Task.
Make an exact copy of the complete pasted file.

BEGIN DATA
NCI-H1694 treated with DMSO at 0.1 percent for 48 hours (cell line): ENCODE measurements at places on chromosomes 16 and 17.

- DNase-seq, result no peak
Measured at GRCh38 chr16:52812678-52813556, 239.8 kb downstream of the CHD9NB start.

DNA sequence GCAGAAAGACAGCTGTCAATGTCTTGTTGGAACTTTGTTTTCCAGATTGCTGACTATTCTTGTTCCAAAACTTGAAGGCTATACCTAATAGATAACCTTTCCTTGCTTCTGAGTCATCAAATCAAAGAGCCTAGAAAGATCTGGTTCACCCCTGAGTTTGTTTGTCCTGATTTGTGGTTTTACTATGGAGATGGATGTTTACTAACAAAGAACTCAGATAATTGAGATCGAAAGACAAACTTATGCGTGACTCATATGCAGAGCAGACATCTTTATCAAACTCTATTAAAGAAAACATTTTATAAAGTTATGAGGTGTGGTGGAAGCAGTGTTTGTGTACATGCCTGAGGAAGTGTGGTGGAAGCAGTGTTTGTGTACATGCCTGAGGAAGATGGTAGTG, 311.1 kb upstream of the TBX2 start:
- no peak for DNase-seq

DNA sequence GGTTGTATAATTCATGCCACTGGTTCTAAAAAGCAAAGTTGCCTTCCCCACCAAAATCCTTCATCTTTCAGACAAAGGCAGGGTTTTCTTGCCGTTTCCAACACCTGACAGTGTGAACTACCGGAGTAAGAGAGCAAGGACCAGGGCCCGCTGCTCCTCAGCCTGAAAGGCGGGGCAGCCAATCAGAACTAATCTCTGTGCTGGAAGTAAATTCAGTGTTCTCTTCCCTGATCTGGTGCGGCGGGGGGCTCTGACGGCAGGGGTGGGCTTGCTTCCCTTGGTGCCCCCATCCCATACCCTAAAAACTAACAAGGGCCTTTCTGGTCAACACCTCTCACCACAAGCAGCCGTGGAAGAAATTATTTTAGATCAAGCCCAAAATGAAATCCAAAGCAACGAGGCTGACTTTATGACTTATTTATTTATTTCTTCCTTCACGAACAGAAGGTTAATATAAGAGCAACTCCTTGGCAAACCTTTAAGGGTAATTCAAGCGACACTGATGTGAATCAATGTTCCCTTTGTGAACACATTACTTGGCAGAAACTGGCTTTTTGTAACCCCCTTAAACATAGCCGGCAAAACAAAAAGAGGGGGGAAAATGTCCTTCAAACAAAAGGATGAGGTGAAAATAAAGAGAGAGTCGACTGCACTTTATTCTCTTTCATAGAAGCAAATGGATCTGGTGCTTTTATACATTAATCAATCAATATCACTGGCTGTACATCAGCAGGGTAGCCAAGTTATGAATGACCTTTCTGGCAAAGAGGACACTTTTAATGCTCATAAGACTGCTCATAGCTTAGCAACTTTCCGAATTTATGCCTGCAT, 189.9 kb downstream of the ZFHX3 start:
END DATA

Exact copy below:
NCI-H1694 treated with DMSO at 0.1 percent for 48 hours (cell line): ENCODE measurements at places on chromosomes 16 and 17.

- DNase-seq, result no peak
Measured at GRCh38 chr16:52812678-52813556, 239.8 kb downstream of the CHD9NB start.

DNA sequence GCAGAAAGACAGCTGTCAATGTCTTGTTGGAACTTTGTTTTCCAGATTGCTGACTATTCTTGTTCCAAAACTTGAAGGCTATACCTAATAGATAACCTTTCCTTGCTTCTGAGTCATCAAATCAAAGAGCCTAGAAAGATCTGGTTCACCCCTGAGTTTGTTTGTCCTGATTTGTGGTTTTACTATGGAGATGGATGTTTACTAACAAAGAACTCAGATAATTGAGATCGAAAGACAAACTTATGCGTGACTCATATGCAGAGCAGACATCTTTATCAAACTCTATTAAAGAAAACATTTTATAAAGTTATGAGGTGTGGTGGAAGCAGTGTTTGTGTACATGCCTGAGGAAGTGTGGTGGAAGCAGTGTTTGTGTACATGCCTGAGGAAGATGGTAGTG, 311.1 kb upstream of the TBX2 start:
- no peak for DNase-seq

DNA sequence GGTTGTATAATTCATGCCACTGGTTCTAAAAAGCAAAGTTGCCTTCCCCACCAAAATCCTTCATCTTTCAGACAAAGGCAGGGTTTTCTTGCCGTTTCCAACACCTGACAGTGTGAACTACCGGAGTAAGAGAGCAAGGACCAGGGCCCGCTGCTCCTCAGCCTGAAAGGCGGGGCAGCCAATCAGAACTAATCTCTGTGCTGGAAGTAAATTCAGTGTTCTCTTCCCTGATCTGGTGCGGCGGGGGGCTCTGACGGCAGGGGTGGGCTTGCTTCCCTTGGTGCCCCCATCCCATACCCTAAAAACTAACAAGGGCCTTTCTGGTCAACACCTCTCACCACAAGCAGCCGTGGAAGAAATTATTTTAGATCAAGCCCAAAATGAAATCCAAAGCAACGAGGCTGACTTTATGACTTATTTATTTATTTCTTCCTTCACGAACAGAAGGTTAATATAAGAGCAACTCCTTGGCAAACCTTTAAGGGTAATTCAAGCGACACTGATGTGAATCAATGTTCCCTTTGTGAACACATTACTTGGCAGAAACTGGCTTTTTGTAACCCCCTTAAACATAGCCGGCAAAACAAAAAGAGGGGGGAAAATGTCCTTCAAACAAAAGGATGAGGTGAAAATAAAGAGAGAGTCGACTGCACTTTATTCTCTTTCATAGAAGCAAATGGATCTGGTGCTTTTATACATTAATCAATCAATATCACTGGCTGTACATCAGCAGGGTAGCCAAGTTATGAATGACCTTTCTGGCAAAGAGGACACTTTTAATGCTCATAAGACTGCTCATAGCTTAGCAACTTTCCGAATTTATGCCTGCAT, 189.9 kb downstream of the ZFHX3 start: